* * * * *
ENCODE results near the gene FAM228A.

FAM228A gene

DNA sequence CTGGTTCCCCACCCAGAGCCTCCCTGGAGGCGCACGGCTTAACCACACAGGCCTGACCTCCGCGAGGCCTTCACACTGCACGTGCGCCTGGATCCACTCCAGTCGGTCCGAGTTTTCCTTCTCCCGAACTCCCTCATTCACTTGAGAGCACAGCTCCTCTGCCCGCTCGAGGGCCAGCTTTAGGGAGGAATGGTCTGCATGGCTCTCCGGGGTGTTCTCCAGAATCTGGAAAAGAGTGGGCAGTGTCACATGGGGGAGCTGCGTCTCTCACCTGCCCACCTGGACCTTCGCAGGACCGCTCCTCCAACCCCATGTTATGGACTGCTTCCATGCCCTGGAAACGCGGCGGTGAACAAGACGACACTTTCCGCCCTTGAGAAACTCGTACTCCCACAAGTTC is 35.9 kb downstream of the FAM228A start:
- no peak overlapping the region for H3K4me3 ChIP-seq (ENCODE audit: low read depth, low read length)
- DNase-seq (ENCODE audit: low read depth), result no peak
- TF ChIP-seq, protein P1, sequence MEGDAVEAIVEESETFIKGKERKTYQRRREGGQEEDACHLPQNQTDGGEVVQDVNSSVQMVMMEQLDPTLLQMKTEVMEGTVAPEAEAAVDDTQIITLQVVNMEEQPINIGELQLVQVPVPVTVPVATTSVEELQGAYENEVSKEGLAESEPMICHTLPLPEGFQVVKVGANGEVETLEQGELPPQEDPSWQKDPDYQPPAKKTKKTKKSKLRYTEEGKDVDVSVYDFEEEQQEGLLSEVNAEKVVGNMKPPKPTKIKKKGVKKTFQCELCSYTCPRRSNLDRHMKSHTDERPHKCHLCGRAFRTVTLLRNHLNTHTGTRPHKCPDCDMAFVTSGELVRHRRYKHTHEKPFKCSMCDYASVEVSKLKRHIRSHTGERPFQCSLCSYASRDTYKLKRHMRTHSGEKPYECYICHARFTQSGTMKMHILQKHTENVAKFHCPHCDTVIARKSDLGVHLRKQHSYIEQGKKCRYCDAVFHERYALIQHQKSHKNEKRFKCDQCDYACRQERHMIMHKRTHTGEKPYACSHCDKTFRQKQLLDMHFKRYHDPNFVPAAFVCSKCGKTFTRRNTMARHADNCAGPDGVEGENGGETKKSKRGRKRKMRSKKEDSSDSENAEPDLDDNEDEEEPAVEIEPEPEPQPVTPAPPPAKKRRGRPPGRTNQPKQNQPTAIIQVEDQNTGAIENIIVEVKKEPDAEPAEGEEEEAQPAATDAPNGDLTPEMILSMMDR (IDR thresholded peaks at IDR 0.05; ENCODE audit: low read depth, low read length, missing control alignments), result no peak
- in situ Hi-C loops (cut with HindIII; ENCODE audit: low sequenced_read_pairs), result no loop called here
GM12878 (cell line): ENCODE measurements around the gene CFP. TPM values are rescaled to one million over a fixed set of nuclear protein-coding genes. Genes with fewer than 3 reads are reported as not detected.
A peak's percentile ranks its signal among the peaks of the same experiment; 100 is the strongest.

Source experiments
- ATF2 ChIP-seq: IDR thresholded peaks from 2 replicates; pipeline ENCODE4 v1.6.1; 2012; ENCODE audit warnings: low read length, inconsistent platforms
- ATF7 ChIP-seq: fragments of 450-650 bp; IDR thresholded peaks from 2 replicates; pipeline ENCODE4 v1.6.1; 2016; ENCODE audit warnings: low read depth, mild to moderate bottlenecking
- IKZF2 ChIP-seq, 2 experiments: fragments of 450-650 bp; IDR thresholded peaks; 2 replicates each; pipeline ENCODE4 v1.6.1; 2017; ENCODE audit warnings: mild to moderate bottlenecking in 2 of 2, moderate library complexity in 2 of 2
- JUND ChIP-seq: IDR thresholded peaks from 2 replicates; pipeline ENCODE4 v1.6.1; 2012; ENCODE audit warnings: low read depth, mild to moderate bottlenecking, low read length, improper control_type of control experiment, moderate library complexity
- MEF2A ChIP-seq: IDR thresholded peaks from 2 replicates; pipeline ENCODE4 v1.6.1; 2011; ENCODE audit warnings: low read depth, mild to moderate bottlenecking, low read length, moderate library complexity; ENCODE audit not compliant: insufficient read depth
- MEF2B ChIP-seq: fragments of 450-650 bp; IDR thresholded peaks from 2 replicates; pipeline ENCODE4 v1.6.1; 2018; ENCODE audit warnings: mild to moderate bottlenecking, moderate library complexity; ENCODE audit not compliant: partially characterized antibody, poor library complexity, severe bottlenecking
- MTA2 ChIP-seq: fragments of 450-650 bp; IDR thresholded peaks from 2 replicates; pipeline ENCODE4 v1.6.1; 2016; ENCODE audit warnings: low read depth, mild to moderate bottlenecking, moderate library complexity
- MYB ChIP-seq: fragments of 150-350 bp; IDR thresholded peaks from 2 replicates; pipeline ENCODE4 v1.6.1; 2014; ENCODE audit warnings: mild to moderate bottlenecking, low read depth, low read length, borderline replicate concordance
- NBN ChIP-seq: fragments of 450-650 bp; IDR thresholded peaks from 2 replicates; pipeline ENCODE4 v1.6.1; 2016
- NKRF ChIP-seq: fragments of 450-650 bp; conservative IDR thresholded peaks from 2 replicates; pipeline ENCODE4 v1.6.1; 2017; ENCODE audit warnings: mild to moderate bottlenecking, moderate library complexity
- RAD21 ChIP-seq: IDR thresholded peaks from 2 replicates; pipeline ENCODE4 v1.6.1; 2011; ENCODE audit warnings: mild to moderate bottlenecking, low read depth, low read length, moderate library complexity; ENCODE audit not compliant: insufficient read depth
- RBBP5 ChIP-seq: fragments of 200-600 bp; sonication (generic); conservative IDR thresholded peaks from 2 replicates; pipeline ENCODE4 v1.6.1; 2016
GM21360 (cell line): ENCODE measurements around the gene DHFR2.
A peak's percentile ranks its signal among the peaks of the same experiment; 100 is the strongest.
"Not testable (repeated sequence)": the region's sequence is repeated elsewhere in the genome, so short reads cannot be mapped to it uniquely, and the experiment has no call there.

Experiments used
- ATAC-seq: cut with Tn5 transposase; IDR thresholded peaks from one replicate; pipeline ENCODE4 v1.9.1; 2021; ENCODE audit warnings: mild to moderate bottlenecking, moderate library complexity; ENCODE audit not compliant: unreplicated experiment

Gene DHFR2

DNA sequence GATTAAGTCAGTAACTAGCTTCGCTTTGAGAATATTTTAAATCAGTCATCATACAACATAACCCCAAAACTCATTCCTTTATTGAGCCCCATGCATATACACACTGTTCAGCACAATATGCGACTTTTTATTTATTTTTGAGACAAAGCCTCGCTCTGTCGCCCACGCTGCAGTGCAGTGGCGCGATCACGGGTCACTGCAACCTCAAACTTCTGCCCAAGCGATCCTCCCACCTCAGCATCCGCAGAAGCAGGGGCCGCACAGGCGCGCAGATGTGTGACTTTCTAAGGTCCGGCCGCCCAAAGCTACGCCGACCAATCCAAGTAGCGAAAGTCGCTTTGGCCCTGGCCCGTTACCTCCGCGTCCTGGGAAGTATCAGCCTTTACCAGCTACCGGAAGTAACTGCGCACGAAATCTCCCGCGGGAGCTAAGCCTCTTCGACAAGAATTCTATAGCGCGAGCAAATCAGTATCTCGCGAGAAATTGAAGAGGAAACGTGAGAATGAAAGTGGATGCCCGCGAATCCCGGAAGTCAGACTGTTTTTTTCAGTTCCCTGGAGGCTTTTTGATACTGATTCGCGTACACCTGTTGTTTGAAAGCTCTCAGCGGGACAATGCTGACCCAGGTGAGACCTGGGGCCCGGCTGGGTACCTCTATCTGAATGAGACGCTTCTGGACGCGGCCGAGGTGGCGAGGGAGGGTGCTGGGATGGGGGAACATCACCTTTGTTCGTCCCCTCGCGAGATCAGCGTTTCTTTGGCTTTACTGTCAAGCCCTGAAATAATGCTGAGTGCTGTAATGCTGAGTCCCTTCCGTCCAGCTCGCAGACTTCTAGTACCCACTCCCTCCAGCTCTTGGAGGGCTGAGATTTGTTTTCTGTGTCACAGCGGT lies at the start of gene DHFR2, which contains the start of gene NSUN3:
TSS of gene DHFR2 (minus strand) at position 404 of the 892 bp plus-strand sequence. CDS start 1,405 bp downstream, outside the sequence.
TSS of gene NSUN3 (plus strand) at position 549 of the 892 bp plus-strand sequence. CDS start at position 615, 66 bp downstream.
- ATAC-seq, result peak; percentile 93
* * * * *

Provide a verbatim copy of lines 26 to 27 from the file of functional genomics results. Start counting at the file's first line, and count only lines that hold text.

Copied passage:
Experiments used
- ATAC-seq: cut with Tn5 transposase; IDR thresholded peaks from one replicate; pipeline ENCODE4 v1.9.1; 2021; ENCODE audit warnings: mild to moderate bottlenecking, moderate library complexity; ENCODE audit not compliant: unreplicated experiment